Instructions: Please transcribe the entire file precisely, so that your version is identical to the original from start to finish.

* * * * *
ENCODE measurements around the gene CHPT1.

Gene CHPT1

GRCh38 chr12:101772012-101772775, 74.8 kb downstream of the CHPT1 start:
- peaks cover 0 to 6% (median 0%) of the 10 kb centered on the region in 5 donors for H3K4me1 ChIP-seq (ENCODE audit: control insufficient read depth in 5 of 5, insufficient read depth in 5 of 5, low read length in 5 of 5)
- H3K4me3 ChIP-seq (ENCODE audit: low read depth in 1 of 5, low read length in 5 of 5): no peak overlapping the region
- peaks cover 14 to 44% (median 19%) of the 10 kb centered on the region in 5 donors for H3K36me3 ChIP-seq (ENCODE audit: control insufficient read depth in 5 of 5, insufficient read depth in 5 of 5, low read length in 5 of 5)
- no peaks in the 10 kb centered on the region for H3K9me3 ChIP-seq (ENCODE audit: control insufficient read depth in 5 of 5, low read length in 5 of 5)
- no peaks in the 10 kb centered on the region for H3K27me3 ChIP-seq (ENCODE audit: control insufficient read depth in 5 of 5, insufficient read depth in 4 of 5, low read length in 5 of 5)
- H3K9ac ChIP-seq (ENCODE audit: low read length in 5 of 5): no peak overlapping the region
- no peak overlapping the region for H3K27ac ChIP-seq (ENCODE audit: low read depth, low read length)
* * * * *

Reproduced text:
ENCODE measurements around the gene CHPT1.

Gene CHPT1

GRCh38 chr12:101772012-101772775, 74.8 kb downstream of the CHPT1 start:
- peaks cover 0 to 6% (median 0%) of the 10 kb centered on the region in 5 donors for H3K4me1 ChIP-seq (ENCODE audit: control insufficient read depth in 5 of 5, insufficient read depth in 5 of 5, low read length in 5 of 5)
- H3K4me3 ChIP-seq (ENCODE audit: low read depth in 1 of 5, low read length in 5 of 5): no peak overlapping the region
- peaks cover 14 to 44% (median 19%) of the 10 kb centered on the region in 5 donors for H3K36me3 ChIP-seq (ENCODE audit: control insufficient read depth in 5 of 5, insufficient read depth in 5 of 5, low read length in 5 of 5)
- no peaks in the 10 kb centered on the region for H3K9me3 ChIP-seq (ENCODE audit: control insufficient read depth in 5 of 5, low read length in 5 of 5)
- no peaks in the 10 kb centered on the region for H3K27me3 ChIP-seq (ENCODE audit: control insufficient read depth in 5 of 5, insufficient read depth in 4 of 5, low read length in 5 of 5)
- H3K9ac ChIP-seq (ENCODE audit: low read length in 5 of 5): no peak overlapping the region
- no peak overlapping the region for H3K27ac ChIP-seq (ENCODE audit: low read depth, low read length)